Definition of candy in English:

candy

nounPlural candies

North American
  • 1mass noun Sweets; confectionery.

    as modifier ‘a candy bar’
    count noun ‘pink and yellow candies’
    • ‘More than most candies, fudge requires precision in temperature and technique.’
    • ‘First prize was a large piece of maple-sugar candy with walnuts.’
    • ‘I answer through a mouthful of chocolate candies.’
    • ‘Other studies of potato chips and chocolate candies show drastic increases in snacking when the subject is given a larger bag of food.’
    • ‘But most cereals are full of sugar and flavored like candy, cookies or doughnuts.’
    • ‘Unlike refined sugars found in candy and desserts, these simple sugars bring energy in a nutritious way.’
    • ‘I pass the video games and unattended snack bar, noting that there are candies on display.’
    • ‘And the restaurant sells its own line of chocolate candies, brownies, and sumptuous dessert toppings from a retail counter up front.’
    • ‘Albanians enjoy a variety of candies, cookies, custards, sweet breads, and preserves.’
    • ‘I stocked up on some sugar free candy for the train trip, and strolled back.’
    • ‘These are hard peppermint candies with a chocolate filling.’
    • ‘Children and adults wearing braces have to be aware of candies with caramel and nuts.’
    • ‘Write down everything that you eat including cakes, candies and snacks.’
    • ‘At one store, they found a very large assortment of fine candies and chocolates.’
    • ‘Chew sugarless gum, suck on sugarless candy, and drink plenty of unsweetened fluids.’
    • ‘These sweeteners are most often found in sugar-free candies, gum and ice cream.’
    • ‘Simple sugars such as candy and sodas will give you a quick energy high and then drop you flat in mood and strength.’
    • ‘It didn't take long to arrive at Sweet Treats, her favourite candy store in Greenwood, where all varieties of chocolates and candies were sold.’
    • ‘Sweetmeats are candies while sweetbreads, which aren't sweet, are meat.’
    • ‘Use a variety of candies to decorate, like raisins, red hots, gum drops, etc.’
    sweets, bonbons, confectionery
    View synonyms
    1. 1.1British Sugar crystallized by repeated boiling and slow evaporation.
      ‘making candy at home is not difficult—the key is cooking the syrup to the right temperature’
      • ‘It's much like candy in that respect, it's shiny and tasty, but not really filling.’
      • ‘Although the history of pulled sugar and pulled candy goes back to the Middle Ages, rock with letters in it is probably a recent invention.’

verbcandies, candying, candied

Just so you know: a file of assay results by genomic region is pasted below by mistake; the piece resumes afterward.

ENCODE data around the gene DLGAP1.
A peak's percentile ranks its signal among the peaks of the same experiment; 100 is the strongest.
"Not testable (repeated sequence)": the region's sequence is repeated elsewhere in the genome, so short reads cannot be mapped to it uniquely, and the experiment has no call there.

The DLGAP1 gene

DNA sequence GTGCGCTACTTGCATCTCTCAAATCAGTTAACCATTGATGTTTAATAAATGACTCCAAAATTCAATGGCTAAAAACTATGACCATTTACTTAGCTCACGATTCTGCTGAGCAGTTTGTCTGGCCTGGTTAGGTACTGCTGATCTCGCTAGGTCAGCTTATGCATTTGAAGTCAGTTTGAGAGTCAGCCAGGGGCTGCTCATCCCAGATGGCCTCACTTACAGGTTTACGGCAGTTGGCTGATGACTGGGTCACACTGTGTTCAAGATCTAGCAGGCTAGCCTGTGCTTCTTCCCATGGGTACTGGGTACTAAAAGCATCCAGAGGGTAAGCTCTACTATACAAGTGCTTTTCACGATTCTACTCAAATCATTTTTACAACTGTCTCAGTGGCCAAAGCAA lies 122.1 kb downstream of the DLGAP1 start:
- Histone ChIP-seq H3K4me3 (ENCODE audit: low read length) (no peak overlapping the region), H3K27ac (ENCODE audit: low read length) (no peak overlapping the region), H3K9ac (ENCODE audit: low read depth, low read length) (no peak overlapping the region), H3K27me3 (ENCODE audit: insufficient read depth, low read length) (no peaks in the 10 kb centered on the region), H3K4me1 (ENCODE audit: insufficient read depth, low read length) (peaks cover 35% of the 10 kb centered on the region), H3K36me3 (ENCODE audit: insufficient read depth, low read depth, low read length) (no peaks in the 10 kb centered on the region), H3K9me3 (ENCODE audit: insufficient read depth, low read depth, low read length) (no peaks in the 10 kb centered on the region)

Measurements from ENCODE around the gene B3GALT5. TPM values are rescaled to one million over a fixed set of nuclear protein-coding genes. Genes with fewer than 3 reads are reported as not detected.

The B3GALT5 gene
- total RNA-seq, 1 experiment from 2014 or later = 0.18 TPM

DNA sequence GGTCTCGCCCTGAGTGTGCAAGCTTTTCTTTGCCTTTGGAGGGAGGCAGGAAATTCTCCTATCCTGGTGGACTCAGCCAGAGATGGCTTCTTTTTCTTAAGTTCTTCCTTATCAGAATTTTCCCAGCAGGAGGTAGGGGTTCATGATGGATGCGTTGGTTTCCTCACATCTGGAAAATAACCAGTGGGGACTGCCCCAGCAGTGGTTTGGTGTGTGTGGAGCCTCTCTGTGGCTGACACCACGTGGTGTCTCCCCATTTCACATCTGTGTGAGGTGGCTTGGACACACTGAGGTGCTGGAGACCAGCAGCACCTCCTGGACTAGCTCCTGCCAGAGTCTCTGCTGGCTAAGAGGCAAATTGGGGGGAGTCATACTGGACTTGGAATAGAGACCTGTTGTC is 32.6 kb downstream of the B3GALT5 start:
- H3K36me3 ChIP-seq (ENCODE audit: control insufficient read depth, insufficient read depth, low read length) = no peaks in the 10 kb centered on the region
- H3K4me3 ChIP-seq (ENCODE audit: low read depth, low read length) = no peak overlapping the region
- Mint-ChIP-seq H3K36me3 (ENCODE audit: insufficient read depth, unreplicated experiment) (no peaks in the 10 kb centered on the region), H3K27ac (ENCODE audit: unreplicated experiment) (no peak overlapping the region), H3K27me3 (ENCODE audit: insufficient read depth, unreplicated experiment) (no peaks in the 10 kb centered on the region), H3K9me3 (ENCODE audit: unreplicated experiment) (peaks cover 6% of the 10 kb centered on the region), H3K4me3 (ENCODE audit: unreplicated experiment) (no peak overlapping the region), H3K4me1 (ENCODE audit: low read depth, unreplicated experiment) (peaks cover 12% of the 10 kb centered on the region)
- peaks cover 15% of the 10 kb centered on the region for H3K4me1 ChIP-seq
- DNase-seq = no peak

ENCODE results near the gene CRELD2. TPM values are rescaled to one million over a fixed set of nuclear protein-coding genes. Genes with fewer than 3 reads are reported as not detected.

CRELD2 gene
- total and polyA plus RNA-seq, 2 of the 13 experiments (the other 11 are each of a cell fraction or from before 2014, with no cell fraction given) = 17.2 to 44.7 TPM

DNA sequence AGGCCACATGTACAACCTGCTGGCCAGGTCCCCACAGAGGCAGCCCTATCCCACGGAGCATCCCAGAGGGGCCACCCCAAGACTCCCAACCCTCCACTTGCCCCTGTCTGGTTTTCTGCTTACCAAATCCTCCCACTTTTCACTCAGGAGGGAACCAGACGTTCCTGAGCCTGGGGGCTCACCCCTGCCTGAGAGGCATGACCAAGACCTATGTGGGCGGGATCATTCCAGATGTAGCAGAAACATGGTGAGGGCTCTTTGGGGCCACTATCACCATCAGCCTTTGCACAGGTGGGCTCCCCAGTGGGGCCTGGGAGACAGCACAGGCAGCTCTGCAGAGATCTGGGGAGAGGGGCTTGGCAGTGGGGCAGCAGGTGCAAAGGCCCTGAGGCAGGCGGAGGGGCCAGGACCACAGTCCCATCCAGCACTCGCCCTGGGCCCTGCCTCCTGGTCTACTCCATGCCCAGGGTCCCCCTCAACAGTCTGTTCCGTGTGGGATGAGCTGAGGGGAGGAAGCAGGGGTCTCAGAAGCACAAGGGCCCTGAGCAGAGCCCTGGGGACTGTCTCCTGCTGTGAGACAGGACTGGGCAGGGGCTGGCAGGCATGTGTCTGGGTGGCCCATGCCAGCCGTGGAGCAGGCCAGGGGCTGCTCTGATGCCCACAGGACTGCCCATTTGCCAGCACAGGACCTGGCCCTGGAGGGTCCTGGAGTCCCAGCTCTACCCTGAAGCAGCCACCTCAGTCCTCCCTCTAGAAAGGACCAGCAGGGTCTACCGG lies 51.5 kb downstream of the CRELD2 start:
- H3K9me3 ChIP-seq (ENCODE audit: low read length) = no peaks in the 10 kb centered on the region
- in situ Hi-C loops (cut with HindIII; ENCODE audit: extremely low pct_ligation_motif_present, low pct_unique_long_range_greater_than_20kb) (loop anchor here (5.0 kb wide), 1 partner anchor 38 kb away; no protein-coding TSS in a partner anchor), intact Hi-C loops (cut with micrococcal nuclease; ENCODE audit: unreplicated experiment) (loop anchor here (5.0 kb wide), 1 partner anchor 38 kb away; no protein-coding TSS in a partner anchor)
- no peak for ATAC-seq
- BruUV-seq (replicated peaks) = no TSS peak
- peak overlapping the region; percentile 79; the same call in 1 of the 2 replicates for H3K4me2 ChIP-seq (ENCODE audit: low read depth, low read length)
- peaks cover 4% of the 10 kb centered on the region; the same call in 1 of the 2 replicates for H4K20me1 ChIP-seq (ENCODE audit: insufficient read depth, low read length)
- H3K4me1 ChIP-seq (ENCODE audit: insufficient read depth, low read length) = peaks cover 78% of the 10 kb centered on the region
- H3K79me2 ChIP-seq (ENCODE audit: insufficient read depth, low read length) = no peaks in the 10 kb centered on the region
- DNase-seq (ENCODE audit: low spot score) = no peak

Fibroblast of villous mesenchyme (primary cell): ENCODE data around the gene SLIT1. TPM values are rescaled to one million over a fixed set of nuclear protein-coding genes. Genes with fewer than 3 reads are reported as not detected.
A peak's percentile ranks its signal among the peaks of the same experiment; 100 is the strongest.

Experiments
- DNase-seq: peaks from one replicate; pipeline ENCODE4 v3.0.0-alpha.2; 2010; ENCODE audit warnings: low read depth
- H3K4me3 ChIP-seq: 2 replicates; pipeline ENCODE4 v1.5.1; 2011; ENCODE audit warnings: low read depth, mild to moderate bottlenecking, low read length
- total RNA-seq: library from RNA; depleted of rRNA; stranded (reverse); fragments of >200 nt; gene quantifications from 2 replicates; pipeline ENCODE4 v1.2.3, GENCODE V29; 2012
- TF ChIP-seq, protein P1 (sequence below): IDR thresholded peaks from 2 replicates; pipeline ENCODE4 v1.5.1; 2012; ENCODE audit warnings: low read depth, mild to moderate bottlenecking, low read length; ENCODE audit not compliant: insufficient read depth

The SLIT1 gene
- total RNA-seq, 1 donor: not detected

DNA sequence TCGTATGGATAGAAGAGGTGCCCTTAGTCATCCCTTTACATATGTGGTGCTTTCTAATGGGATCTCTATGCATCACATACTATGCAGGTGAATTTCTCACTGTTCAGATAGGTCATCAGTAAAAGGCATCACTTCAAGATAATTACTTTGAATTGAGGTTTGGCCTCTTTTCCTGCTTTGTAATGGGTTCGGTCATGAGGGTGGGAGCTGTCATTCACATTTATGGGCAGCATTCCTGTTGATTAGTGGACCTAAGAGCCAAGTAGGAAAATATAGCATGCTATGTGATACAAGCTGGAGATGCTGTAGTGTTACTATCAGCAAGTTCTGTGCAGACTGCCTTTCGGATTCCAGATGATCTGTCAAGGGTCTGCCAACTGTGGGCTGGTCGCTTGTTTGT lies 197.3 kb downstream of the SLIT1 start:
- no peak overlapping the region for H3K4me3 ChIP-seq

[with object]often as adjective candied
  • Preserve (fruit) by coating and impregnating it with a sugar syrup.

    ‘candied fruit’
    • ‘I had half a mind to make some kind of winter squash soup, and was toying with the idea of adding candied orange peel to make it more interesting.’
    • ‘At my outdoor market, I've been buying colorful blood oranges from Tunisia and Spain and making refreshing sorbets, then candying the peel to serve alongside.’
    • ‘It was a chocolate cake with white frosting and candied cherries on top.’
    • ‘I also had some sultana raisins and candied zest of bitter oranges from Spain.’
    • ‘She sorts the bread into different types and points out one piece that's full of candied fruit and spices, insisting I taste some.’
    • ‘Soon he is asking my opinion of a gingery chutney full of succulent candied orange peel and honey infused with rose petals.’
    • ‘Once candied, these cherries will keep for a few weeks in the refrigerator.’
    • ‘You can buy anything, from steamed dumplings to grilled meats, to hot soups to pancakes or candied fresh fruit.’
    • ‘Cardamom seeds and candied citron may be difficult to find; try the local health food store.’
    • ‘Generally, these fruits are candied, but they may also be eaten fresh.’
    • ‘Scents wafted from the stands: candied apples, cooked sausages, and fresh breads.’
    • ‘An Aussie sweet wine that never lets you down, this is a perfumed, floral style with notes of orange peel and candied fruits.’
    • ‘Glistening candied clementines stunned us with their gorgeous color.’
    • ‘It was garnished with some candied orange peel, all of which combined perfectly with my glass of Muscat De Lunel.’
    • ‘I'm not a big fan of fruitcake; candied fruit is not my thing.’
    • ‘She took him to Inverness and laid a picnic on Shell Beach, and then he made her a dinner that included candied walnuts.’
    • ‘Jetta was helping herself to some candied fruits and a summer salad.’
    • ‘If you can't make it to the orchards this year but would like to re-create a little of that harvest fun at home, try making some candied apples.’
    • ‘Soon after, apricots, peaches, honey and candied fruits come into play as you sip towards the bottom of the glass.’
    • ‘Okay, it's not exactly sugar-free, since some of the dried fruits are candied with sugar.’

Phrases

  • be like a kid in a candy store (or shop)

    • Have many enticing options from which it is difficult to make a selection.

      ‘when I hit the market I'm like a kid in a candy store’

Origin

Mid 17th century (as a verb): the noun use is from late Middle English sugar-candy, from French sucre candi ‘crystallized sugar’, from Arabic sukkar ‘sugar’ + qandī ‘candied’, based on Sanskrit khaṇḍa ‘fragment’.

Pronunciation

candy

/ˈkandi/